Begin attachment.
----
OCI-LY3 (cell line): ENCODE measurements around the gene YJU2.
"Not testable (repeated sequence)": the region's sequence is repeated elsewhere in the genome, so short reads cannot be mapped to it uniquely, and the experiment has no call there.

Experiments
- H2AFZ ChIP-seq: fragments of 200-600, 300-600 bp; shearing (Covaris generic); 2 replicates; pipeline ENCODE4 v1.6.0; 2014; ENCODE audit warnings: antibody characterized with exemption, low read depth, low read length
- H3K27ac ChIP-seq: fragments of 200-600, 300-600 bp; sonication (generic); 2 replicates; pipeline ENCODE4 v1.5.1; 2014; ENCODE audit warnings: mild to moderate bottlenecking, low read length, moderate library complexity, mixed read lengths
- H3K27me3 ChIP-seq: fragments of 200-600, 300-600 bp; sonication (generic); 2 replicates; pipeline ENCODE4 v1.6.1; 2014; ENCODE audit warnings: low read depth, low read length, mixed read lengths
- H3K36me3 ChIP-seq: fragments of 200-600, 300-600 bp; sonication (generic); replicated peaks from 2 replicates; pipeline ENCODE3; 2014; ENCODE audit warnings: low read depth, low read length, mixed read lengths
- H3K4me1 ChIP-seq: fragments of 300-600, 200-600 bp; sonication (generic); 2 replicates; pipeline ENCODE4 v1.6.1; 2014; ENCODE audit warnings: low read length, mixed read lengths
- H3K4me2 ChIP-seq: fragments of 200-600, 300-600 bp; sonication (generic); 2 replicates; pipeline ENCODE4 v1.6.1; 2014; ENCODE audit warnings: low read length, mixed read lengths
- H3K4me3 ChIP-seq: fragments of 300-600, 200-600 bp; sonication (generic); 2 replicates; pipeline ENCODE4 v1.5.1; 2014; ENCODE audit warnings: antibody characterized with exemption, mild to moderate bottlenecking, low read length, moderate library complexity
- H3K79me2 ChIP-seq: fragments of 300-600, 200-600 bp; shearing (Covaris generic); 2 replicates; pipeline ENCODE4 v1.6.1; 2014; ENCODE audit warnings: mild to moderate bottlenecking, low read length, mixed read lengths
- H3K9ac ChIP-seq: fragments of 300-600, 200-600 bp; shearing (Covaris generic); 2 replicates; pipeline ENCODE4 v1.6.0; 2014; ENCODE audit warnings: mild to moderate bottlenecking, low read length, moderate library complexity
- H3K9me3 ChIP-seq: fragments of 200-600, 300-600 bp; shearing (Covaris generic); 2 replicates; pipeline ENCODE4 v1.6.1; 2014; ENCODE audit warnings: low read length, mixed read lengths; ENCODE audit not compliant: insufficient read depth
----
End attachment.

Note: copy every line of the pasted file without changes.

OCI-LY3 (cell line): ENCODE measurements around the gene YJU2.
"Not testable (repeated sequence)": the region's sequence is repeated elsewhere in the genome, so short reads cannot be mapped to it uniquely, and the experiment has no call there.

Experiments
- H2AFZ ChIP-seq: fragments of 200-600, 300-600 bp; shearing (Covaris generic); 2 replicates; pipeline ENCODE4 v1.6.0; 2014; ENCODE audit warnings: antibody characterized with exemption, low read depth, low read length
- H3K27ac ChIP-seq: fragments of 200-600, 300-600 bp; sonication (generic); 2 replicates; pipeline ENCODE4 v1.5.1; 2014; ENCODE audit warnings: mild to moderate bottlenecking, low read length, moderate library complexity, mixed read lengths
- H3K27me3 ChIP-seq: fragments of 200-600, 300-600 bp; sonication (generic); 2 replicates; pipeline ENCODE4 v1.6.1; 2014; ENCODE audit warnings: low read depth, low read length, mixed read lengths
- H3K36me3 ChIP-seq: fragments of 200-600, 300-600 bp; sonication (generic); replicated peaks from 2 replicates; pipeline ENCODE3; 2014; ENCODE audit warnings: low read depth, low read length, mixed read lengths
- H3K4me1 ChIP-seq: fragments of 300-600, 200-600 bp; sonication (generic); 2 replicates; pipeline ENCODE4 v1.6.1; 2014; ENCODE audit warnings: low read length, mixed read lengths
- H3K4me2 ChIP-seq: fragments of 200-600, 300-600 bp; sonication (generic); 2 replicates; pipeline ENCODE4 v1.6.1; 2014; ENCODE audit warnings: low read length, mixed read lengths
- H3K4me3 ChIP-seq: fragments of 300-600, 200-600 bp; sonication (generic); 2 replicates; pipeline ENCODE4 v1.5.1; 2014; ENCODE audit warnings: antibody characterized with exemption, mild to moderate bottlenecking, low read length, moderate library complexity
- H3K79me2 ChIP-seq: fragments of 300-600, 200-600 bp; shearing (Covaris generic); 2 replicates; pipeline ENCODE4 v1.6.1; 2014; ENCODE audit warnings: mild to moderate bottlenecking, low read length, mixed read lengths
- H3K9ac ChIP-seq: fragments of 300-600, 200-600 bp; shearing (Covaris generic); 2 replicates; pipeline ENCODE4 v1.6.0; 2014; ENCODE audit warnings: mild to moderate bottlenecking, low read length, moderate library complexity
- H3K9me3 ChIP-seq: fragments of 200-600, 300-600 bp; shearing (Covaris generic); 2 replicates; pipeline ENCODE4 v1.6.1; 2014; ENCODE audit warnings: low read length, mixed read lengths; ENCODE audit not compliant: insufficient read depth